City to begin work on new water lines soon

The City of Cameron will begin construction on new water lines in mid-February.  

According to Cameron City Manager Rhett Parker, Bell Contractors will upgrade multiple water lines from one inch to six inch with new four-inch and six-inch lines on Davis, Wallace, Country Club Drive, Cleveland and Harding streets stretching from 10th to 21st Street.  

The project is estimated to cost $972,150.  This is the first phase of the water line distribution project.  This northeast section of town was selected as the first neighborhood to be rehabilitated due to the numerous water leaks and low water pressure issues.  The original two and a quarter inch waterlines were most likely installed in the 1940’s and no longer meet the demands of the heavily populated neighborhood.  New fire hydrants and cutoff valves will also be installed on all new lines that are replaced.  The existing fire hydrants will be refurbished for later use throughout the city.

Parker said that Phase II of the water line distribution project is currently being planned. The goal is to replace the line on East Gillis from the railroad tracks east toward the water plant. Other neighborhoods are being assessed for waterline replacement.  Water meter instillation is also being considered for this project. A goal is to replace the remaining water meters that were not converted to the auto read system.  This will include approximately 500 meters.  The original project was done in 2015 through at CDBG, Community Development Block Grant that only allowed meters to be replaced in low to moderate income residential neighborhoods.  The goal will be to finish up the remaining residential and most commercial meters.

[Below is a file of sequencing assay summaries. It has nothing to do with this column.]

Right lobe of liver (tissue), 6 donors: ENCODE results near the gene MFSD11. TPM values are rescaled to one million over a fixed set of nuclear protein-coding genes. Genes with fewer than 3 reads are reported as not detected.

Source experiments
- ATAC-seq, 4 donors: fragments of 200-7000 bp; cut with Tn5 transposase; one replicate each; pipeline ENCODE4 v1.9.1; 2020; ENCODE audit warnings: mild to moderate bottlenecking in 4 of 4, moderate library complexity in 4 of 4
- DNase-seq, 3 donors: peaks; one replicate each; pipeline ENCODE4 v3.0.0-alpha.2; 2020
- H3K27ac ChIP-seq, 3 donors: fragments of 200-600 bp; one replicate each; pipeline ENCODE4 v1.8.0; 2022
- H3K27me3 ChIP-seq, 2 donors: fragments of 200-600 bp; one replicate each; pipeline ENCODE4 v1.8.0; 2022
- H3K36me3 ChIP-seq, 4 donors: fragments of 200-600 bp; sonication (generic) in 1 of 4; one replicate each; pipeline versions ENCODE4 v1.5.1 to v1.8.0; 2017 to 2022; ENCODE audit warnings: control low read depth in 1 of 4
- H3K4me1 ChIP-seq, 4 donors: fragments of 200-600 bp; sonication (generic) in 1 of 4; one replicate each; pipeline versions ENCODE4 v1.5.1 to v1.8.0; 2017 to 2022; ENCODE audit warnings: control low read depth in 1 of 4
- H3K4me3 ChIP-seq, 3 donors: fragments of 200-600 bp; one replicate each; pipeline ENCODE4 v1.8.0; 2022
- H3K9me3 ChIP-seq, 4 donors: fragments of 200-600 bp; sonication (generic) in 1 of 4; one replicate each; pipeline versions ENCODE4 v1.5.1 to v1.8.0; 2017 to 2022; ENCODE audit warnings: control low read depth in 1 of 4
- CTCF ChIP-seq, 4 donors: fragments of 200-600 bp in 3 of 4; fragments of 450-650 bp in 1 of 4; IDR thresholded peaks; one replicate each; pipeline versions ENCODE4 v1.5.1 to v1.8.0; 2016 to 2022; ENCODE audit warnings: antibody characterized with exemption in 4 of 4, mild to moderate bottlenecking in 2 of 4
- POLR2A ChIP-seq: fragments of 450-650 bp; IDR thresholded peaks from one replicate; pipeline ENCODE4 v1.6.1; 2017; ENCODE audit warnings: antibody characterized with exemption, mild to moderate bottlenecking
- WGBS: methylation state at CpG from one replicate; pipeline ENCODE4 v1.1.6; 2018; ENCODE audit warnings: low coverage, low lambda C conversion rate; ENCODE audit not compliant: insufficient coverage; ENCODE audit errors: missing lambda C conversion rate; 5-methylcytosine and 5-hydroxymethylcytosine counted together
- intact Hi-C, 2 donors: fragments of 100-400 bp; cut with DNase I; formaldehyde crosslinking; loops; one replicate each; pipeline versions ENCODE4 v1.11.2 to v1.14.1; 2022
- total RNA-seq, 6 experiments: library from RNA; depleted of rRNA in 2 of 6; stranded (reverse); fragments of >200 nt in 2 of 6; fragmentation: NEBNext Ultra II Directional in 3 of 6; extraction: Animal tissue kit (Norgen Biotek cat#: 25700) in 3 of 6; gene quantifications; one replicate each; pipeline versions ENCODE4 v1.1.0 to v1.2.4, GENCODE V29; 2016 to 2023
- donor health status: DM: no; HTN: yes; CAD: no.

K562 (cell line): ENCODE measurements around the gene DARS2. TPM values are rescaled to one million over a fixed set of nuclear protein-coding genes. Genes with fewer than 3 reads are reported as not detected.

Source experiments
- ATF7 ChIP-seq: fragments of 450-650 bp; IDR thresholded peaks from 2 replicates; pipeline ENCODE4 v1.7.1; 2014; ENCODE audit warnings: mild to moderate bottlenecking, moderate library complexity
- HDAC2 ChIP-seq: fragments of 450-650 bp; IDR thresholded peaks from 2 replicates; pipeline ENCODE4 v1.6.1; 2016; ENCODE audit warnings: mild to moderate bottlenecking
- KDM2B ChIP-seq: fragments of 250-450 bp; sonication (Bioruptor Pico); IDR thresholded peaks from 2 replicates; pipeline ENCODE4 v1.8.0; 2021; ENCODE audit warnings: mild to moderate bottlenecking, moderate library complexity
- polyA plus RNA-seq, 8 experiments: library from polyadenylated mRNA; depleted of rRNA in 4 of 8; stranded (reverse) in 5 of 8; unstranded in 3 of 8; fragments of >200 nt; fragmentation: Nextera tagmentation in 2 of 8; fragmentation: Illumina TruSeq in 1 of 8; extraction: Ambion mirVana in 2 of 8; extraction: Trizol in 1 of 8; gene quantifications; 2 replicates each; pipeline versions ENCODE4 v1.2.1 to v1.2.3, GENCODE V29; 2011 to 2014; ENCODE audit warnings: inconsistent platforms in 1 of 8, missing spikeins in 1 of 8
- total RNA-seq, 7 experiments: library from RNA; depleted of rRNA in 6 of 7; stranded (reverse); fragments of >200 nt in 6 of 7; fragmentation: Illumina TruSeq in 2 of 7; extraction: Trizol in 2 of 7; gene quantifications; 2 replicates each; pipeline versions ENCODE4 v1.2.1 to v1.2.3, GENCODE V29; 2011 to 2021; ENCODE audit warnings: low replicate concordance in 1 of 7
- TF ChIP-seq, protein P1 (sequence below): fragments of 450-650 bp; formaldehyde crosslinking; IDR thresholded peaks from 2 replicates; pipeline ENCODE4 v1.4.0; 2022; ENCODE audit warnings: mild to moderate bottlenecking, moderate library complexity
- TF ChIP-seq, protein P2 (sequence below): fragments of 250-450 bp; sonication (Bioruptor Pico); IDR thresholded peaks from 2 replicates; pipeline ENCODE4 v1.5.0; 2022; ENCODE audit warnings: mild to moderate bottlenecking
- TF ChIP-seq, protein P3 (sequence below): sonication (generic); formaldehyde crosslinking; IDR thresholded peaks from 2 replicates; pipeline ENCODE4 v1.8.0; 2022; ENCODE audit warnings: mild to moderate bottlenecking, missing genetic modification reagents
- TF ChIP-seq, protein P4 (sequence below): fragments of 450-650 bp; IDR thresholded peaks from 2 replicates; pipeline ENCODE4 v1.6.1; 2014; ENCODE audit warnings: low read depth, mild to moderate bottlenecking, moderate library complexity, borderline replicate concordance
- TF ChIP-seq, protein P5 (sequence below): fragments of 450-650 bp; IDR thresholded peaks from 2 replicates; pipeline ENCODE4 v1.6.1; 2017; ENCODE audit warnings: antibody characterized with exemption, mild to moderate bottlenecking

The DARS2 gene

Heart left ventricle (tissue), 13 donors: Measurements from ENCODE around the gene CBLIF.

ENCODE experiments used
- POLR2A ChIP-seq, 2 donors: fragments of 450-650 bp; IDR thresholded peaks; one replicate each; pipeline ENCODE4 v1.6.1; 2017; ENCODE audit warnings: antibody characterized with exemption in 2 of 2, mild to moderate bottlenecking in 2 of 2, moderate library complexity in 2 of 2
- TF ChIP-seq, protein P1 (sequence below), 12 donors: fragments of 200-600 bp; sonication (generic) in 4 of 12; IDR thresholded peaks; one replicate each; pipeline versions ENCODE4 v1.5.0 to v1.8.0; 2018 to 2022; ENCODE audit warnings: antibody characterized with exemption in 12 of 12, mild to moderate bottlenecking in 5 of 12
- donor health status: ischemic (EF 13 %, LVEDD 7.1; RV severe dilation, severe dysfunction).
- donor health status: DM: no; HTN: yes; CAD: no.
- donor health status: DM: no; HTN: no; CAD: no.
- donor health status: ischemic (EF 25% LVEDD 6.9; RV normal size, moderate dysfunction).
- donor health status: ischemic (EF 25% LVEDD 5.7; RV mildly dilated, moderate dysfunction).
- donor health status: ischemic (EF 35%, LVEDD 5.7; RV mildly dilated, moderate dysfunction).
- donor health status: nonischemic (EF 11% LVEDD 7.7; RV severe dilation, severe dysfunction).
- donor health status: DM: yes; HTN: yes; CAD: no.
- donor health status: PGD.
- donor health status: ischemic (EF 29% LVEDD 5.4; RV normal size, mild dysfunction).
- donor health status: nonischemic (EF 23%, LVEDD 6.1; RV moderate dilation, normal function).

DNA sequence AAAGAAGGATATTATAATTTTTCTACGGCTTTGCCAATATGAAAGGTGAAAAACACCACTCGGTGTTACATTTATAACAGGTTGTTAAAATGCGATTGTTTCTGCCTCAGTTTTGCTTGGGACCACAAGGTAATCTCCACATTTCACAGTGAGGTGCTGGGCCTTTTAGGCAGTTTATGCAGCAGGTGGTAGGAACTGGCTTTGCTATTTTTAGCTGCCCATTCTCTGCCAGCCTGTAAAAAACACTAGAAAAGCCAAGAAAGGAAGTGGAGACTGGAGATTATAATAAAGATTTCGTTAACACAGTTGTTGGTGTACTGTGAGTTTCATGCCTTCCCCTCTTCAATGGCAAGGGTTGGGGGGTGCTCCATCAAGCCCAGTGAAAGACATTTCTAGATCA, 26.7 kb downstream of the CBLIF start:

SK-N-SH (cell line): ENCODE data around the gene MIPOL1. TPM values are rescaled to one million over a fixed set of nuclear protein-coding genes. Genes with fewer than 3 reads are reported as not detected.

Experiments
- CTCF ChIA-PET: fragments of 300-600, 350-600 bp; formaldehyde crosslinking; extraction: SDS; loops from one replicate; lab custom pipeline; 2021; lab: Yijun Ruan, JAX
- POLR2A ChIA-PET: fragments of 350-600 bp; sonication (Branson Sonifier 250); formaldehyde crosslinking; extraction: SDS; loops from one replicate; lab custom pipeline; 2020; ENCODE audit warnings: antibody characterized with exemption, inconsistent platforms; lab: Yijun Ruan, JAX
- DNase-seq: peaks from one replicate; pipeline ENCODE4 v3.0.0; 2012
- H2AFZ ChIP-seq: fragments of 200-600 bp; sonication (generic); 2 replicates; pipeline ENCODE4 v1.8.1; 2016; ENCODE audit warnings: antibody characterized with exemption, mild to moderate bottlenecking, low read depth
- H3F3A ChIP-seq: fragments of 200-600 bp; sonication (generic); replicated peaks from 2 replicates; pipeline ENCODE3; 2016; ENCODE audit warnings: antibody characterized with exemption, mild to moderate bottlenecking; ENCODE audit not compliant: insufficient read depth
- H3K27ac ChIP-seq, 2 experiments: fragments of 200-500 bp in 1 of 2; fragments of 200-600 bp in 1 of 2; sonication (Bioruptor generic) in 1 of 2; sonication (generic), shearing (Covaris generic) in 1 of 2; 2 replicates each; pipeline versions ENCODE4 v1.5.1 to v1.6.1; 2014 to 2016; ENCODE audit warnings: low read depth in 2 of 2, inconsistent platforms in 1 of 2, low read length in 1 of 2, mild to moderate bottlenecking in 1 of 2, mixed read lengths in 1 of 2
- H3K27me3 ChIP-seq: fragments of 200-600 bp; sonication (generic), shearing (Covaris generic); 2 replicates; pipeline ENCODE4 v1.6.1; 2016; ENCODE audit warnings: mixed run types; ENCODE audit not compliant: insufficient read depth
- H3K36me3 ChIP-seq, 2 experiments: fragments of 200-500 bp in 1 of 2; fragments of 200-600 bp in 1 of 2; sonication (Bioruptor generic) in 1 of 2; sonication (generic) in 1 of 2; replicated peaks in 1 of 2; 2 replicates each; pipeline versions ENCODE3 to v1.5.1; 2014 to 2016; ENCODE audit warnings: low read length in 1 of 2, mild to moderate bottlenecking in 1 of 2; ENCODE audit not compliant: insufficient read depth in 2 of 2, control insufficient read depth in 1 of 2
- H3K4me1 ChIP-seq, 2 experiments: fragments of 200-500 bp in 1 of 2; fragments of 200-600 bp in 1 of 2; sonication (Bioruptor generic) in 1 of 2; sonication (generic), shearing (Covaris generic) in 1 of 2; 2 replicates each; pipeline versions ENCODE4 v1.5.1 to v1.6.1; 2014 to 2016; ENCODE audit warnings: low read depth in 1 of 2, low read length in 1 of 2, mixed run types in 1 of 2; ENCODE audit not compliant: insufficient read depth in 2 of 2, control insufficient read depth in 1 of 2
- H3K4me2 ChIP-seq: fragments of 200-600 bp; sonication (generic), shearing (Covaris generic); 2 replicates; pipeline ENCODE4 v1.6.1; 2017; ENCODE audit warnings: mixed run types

Phase 1 of the water plant rehabilitation is underway.  The first water clarifier at the water plant has been refurbished and is performing remarkably.  

“The rebuilt clarifier is producing higher quality water than both of the old clarifiers combined,” Brandon White,  Chief Water Operator for the city said. “This allows the treatment operators more flexibility in dealing with fluctuations in water quality coming from the Little River that we have not had in over 30 years.”    

The second clarifier is currently being rehabbed and will be on line mid-February 2018.  

Plans for the new Waste Water Plant are currently being developed, as the city waits for environmental clearances to build on the existing site.   

“Many citizens have asked what the extra fees on their water bills are paying toward and why have they not seen any construction as of yet,” Parker said. “The first project began at the water plant, as it was our most crucial piece of infrastructure that needed to be repaired.  These are large capital improvements whereas the city had to take out TWDB loans to make the projects happen.  The city has currently made two annual loan payments averaging $936,000 each.  We have 18 more years to pay off the debt. This should be the life expectancy of the rehabilitation and reconstruction of the plants.  Twenty years from now when the plants are paid off it will be time to rebuild new ones and there will be leverage for the city to do so.”